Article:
National Debut Release by Former ¡Cubanísmo! Bandleader and Pianist, Nachito Herrera, BEMBÉ EN MI CASA


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“This album is a wonderland of musica cubana and a must if you love the piano stylings of Peruchin, Lili Martinez and Frank Emilio Flynn, other pianists with the candela (flame) to turn ice into water."
- Jesse “Chuy" Varela, Latin Beat

In the past decade, Cuba reminded the world once again, as it has done frequently since the rumba rage of the 1930s and the mambo era of the post World War II years, that this small island nation is indeed one of the globe's music superpowers. Before the aging denizens of the Buena Vista Social Club arrived with the force of a tropical gale to reacquaint a global audience of the timeless qualities of pure Cuban music, such names as Chucho Valdés, Paquito D'Rivera, Arturo Sandoval and Gonzalo Rubalcaba had become familiar to fans of jazz and world music. Longtime Latin music aficionados had long nurtured a fondness for Cuban sounds, from vintage Celia Cruz, Perez Prado and Cachao to Irakere's jazzy fusion and the driving, pop flavored timba sound of Los Van Van, Issac Delgado and other contemporary artists.

Now, it's time to herald the arrival of another Cuban music wizard whose world class talents as a composer, pianist, arranger and bandleader are self apparent. With the September 6 release of Bembé En Mi Casa on the FS Music label, Ignacio “Nachito" Herrera steps onto the national stage as a fully evolved artist, brimming with confidence, in total command of a vast array of traditional and contemporary Cuban idioms, and imparting a virtuosic touch on all aspects of this shimmering production.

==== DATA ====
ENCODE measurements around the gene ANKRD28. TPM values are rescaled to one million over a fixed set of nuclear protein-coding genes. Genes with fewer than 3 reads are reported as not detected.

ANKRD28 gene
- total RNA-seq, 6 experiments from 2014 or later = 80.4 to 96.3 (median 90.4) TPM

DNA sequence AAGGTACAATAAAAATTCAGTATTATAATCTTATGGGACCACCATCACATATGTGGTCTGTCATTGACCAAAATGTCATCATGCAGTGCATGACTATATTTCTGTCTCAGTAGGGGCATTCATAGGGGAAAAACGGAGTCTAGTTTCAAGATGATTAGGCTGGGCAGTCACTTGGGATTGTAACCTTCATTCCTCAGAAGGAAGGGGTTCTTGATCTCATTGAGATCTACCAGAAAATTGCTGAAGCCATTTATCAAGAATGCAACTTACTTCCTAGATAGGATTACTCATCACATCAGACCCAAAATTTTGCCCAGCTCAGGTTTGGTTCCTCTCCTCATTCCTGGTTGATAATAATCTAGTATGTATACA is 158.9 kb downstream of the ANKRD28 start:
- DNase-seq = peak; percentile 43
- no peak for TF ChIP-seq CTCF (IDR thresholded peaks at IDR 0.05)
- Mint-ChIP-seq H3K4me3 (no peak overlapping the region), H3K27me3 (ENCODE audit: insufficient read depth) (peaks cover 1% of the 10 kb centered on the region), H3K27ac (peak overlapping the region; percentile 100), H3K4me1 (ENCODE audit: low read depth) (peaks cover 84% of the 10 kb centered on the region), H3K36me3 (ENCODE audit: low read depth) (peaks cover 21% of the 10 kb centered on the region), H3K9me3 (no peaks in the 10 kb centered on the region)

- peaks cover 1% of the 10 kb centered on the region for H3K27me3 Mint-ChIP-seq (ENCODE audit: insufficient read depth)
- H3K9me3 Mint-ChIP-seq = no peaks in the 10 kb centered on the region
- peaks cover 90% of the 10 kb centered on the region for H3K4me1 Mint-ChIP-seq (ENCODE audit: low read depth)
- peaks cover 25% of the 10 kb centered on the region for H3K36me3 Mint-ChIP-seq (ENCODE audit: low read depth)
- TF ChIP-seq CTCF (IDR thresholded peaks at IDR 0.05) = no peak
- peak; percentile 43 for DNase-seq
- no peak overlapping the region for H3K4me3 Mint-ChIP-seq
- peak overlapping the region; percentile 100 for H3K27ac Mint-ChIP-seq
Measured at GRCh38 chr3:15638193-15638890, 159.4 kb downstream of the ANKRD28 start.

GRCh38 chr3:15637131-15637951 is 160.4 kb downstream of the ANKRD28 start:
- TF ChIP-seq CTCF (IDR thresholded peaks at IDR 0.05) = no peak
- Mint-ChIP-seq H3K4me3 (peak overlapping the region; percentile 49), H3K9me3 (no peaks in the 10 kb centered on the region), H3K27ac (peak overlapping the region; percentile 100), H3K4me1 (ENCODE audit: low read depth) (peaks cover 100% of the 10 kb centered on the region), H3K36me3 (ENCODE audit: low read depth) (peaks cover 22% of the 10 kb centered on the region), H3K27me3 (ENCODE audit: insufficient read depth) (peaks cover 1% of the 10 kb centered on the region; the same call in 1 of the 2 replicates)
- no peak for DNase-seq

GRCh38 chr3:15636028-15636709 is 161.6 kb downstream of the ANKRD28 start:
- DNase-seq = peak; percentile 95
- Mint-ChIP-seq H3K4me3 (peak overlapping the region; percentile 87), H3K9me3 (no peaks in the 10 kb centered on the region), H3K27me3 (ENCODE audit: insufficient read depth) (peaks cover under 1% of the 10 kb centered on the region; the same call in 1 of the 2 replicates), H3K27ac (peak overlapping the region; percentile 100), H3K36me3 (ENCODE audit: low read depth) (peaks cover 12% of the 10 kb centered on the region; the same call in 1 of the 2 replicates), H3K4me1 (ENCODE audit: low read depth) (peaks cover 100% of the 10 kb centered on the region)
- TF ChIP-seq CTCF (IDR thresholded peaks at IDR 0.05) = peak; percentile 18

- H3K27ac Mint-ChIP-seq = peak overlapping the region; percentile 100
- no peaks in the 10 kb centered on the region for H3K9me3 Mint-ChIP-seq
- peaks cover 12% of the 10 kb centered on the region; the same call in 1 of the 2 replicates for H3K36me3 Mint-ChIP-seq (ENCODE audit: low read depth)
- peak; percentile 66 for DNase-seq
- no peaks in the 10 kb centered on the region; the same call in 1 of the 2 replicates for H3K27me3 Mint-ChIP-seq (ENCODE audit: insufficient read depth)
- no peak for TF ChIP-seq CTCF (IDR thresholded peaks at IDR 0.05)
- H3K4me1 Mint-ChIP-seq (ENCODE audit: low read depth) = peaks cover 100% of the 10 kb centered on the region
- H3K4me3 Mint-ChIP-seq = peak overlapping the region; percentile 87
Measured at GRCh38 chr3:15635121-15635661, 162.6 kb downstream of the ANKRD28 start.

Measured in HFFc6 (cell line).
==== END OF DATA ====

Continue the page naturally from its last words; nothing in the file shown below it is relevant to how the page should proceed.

For the past several years, Herrera has called Minneapolis, Minnesota home, grooming his working band and laying the groundwork for the recording of Bembé En Mi Casa. The city's Star Tribune newspaper jokingly dubbed him “the Minnesota music scene's favorite foreign import since the accordion," and virtually everyone in the Twin Cities who has caught him in action has been captivated by Herrera's charisma, bountiful talent and searing hot band. Star Tribune critic Tom Surowicz calls Herrera a “hard-hitting piano virtuoso" who is a “ferocious jazz soloist" whose touch is “pile-driving" while possessing a “poetic, sensitive side."

It's not unexpected that comparisons to Valdés and Rubalcaba have been frequently made. Like both of his better known Cuban keyboard compatriots, Herrera's conservatory training allows him to churn out spontaneous, highly imaginative improvisations replete with flourishes of classically-derived technique just as easily as he can deliver robust montuno vamps and bluesy, introspective excursions. As well-known Latin jazz radio personality and music critic Jesse “Chuy" Varela comments, “Listening to Bembé En Mi Casa, it's hard to believe that it's coming from St. Paul and not La Habana."